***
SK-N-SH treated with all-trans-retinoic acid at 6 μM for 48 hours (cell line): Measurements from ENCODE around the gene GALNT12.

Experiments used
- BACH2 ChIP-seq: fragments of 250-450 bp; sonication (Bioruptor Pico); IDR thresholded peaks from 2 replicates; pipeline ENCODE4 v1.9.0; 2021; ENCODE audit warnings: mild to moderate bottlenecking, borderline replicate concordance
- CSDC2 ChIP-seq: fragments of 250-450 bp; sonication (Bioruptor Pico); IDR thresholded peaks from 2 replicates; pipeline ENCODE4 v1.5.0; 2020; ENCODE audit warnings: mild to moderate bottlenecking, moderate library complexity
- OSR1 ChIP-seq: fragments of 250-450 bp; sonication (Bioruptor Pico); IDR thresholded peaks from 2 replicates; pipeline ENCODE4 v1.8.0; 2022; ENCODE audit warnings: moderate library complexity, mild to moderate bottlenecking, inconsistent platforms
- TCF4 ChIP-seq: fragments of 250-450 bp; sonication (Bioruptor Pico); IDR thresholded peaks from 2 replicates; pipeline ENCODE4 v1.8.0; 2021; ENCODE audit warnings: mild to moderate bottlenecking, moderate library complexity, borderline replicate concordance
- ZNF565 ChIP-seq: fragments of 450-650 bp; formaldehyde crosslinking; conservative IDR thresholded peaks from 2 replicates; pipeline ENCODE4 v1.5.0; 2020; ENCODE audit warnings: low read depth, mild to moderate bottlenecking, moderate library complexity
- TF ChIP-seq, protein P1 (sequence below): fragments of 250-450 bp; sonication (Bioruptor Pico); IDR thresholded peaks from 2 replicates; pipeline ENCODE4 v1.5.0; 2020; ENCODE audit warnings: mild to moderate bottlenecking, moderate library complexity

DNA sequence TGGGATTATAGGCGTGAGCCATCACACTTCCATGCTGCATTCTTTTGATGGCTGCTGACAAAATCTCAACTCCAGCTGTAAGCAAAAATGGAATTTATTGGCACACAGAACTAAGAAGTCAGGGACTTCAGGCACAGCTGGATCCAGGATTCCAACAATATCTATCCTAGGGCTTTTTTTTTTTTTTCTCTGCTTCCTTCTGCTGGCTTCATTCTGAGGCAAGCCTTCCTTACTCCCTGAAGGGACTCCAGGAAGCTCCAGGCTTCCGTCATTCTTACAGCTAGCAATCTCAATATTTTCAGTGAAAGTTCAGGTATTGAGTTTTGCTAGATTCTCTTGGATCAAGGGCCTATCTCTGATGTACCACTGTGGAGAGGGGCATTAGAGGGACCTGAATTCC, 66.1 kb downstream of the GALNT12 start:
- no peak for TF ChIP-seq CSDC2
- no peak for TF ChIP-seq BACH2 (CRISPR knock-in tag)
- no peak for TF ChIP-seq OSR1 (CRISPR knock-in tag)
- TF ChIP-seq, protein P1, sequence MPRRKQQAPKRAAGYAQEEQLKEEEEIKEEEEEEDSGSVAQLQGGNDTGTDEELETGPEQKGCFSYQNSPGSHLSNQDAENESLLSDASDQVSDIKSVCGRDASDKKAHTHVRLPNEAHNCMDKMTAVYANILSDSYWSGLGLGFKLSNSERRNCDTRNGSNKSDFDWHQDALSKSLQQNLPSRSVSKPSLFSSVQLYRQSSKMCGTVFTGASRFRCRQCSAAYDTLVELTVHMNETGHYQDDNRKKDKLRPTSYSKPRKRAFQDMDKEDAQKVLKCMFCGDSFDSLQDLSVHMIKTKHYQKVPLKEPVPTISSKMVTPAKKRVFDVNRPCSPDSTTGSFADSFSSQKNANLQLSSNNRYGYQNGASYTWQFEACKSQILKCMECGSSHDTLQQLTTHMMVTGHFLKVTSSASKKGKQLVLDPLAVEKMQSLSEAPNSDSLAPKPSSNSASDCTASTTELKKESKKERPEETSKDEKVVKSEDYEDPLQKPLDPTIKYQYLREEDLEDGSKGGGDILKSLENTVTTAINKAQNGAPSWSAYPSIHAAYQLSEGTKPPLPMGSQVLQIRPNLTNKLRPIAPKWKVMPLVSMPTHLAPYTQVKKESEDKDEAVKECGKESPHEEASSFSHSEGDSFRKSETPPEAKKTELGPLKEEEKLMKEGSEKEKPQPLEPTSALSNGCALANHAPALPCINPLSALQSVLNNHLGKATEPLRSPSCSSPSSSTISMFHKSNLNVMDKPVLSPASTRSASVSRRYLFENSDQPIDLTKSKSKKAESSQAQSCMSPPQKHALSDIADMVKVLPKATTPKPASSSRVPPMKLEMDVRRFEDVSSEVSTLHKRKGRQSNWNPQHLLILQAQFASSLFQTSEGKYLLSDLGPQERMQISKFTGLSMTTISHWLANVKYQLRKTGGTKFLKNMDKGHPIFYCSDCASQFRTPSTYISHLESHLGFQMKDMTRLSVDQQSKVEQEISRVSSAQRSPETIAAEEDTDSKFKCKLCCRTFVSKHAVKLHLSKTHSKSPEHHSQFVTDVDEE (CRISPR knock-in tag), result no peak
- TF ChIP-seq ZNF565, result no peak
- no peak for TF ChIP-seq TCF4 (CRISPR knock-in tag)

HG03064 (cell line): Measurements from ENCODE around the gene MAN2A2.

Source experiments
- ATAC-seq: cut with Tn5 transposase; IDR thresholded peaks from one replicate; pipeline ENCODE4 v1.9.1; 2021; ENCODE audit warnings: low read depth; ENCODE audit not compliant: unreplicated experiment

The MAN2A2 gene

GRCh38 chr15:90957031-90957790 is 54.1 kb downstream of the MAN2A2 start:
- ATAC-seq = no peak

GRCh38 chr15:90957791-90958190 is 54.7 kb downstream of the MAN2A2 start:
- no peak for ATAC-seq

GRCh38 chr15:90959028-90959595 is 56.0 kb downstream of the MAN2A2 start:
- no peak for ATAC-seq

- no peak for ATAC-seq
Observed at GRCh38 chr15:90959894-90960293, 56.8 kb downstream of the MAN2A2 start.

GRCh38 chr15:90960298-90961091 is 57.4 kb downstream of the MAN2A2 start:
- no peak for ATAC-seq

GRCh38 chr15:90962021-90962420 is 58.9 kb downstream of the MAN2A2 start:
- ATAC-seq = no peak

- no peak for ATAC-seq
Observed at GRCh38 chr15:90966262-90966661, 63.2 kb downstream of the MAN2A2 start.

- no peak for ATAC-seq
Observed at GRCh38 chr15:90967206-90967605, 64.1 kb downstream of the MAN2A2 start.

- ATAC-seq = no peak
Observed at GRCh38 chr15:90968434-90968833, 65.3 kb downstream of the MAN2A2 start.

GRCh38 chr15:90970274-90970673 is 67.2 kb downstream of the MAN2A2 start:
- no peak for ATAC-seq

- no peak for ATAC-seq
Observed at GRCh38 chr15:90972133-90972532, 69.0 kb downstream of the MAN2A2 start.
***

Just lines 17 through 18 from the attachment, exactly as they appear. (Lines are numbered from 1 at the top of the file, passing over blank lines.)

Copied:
Source experiments
- ATAC-seq: cut with Tn5 transposase; IDR thresholded peaks from one replicate; pipeline ENCODE4 v1.9.1; 2021; ENCODE audit warnings: low read depth; ENCODE audit not compliant: unreplicated experiment